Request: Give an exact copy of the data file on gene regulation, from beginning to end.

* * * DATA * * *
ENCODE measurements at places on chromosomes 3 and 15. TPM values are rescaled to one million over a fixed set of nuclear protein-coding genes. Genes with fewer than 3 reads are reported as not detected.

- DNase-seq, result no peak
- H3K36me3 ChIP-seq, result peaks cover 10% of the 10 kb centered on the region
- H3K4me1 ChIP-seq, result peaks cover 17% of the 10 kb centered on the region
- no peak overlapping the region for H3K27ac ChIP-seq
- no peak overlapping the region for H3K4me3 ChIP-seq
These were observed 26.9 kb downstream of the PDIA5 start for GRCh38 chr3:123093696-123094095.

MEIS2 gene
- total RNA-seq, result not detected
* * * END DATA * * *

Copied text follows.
ENCODE measurements at places on chromosomes 3 and 15. TPM values are rescaled to one million over a fixed set of nuclear protein-coding genes. Genes with fewer than 3 reads are reported as not detected.

- DNase-seq, result no peak
- H3K36me3 ChIP-seq, result peaks cover 10% of the 10 kb centered on the region
- H3K4me1 ChIP-seq, result peaks cover 17% of the 10 kb centered on the region
- no peak overlapping the region for H3K27ac ChIP-seq
- no peak overlapping the region for H3K4me3 ChIP-seq
These were observed 26.9 kb downstream of the PDIA5 start for GRCh38 chr3:123093696-123094095.

MEIS2 gene
- total RNA-seq, result not detected